DP4413 | Managing Volatility in Transition Economies: The Experience of the Central and Eastern European Countries

Publication Date

23/06/2004

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Abstract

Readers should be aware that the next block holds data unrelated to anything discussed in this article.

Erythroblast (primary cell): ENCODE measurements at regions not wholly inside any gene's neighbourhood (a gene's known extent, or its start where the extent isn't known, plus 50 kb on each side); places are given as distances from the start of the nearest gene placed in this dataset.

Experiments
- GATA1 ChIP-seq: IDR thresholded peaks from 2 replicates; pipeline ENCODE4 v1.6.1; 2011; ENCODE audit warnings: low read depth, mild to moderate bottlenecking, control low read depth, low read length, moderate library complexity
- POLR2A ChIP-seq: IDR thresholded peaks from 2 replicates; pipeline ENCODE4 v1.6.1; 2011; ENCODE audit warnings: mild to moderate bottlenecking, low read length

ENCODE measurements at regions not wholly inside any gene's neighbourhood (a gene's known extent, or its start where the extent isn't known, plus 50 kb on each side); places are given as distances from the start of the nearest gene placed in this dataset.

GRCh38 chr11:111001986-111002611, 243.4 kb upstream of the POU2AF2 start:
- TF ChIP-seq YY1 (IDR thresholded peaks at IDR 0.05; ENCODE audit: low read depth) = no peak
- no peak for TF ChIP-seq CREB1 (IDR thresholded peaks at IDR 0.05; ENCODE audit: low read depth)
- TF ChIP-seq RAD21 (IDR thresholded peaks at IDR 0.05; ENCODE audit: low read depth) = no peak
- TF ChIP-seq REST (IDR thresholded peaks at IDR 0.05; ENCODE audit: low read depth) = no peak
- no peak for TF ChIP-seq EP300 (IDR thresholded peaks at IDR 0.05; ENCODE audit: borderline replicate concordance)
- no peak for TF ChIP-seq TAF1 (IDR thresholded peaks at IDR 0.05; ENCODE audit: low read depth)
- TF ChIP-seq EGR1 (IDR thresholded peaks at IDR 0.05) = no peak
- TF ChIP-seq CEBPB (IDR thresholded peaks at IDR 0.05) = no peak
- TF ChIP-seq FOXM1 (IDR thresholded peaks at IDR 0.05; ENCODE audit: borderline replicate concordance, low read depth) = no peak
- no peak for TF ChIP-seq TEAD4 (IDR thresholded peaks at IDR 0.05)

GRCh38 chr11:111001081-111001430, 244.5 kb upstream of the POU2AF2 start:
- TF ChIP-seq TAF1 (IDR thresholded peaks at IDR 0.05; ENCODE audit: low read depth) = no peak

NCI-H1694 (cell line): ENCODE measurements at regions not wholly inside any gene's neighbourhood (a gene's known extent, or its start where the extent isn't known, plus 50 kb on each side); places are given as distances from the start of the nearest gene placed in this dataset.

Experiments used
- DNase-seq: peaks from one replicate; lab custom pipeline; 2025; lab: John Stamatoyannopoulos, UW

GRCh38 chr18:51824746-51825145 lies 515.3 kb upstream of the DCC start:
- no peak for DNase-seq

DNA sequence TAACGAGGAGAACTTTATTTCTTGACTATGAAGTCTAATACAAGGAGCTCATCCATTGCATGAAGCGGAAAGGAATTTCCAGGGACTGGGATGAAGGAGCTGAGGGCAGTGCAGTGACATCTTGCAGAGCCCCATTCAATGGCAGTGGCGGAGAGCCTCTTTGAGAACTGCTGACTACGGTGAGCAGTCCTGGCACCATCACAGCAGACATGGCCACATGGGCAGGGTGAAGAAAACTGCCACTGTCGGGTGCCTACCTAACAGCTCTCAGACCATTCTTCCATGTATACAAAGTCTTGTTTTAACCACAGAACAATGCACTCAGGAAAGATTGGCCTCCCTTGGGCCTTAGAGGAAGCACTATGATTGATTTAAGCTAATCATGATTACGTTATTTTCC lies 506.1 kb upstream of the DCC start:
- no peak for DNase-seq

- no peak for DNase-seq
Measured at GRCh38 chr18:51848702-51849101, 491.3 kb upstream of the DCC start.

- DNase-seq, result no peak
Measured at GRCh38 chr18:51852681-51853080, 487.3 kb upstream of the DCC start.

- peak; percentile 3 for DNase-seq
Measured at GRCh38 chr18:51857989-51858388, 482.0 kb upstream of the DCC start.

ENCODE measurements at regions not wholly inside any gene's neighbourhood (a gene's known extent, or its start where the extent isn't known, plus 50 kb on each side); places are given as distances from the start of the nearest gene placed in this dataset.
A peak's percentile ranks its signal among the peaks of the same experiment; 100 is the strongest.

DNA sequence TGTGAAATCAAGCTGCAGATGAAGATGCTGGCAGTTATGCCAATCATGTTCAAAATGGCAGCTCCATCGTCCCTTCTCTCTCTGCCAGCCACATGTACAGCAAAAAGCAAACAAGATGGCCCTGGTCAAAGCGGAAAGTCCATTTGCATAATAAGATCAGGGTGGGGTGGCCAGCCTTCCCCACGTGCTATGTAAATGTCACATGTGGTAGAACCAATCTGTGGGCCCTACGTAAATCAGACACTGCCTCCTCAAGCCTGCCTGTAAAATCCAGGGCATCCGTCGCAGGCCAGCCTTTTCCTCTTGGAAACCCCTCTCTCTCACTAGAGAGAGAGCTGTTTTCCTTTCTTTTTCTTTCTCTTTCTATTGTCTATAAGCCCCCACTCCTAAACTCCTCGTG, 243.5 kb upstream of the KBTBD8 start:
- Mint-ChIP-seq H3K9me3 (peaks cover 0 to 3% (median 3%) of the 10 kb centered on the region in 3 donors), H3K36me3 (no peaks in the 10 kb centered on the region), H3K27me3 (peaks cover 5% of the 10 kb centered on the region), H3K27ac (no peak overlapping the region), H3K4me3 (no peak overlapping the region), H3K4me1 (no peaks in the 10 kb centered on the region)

We discuss sources of volatility and vulnerability in the CEECs during the transition and leading up to EU accession. The Paper emphasizes the role of the transition shock as a source of extreme volatility on a much larger scale than the one observed during crises in emerging markets. The low degree of financial and institutional development, which lagged behind the opening of domestic markets to foreign trade, was of paramount importance for the severity of the economic contraction. Pro-cyclical fiscal policy and institutional uncertainties amplified output volatility. Many factors will contribute to more stability in the CEECs in the years ahead. EU integration has given a credibility bonus to the reform efforts of the CEECs, has driven the process of institutional convergence to EU structures, and has led to improvements in the functioning of markets, protection of property rights, contract and law enforcement. Convergence to EU macroeconomic targets has also taken place, reflecting remarkable progress in economic reform, while the deepening of real integration with other EU countries will sharply reduce the magnitude of idiosyncratic shock to CEECs. EU accession criteria will facilitate trade by reducing transaction costs and introducing common standards, and continue to attract capital flows. Still, as long as financial markets in the CEECs remain much less developed than those in the EU, output volatility is bound to remain higher in the CEECs than in the EU. Although our analysis indicates that at present the risk of capital flow reversal is low, with their complete liberalization financial capital flow volatility in the CEECs may increase, and if not adequately regulated, financial markets may become more vulnerable to turbulence in international markets. Greater openness of the capital account will constrain the flexibility of the CEECs in using macroeconomic and monetary policy, leaving fiscal policy as the only additional instrument to deal with conflicting domestic and external priorities. The adoption of existing rules in the EU is unlikely to overcome the pro-cyclical stance of fiscal policy displayed by CEECs during the transition period. Off-budgetary expenditures and contingent liabilities that may become explicit government liabilities also pose a risk to state finances.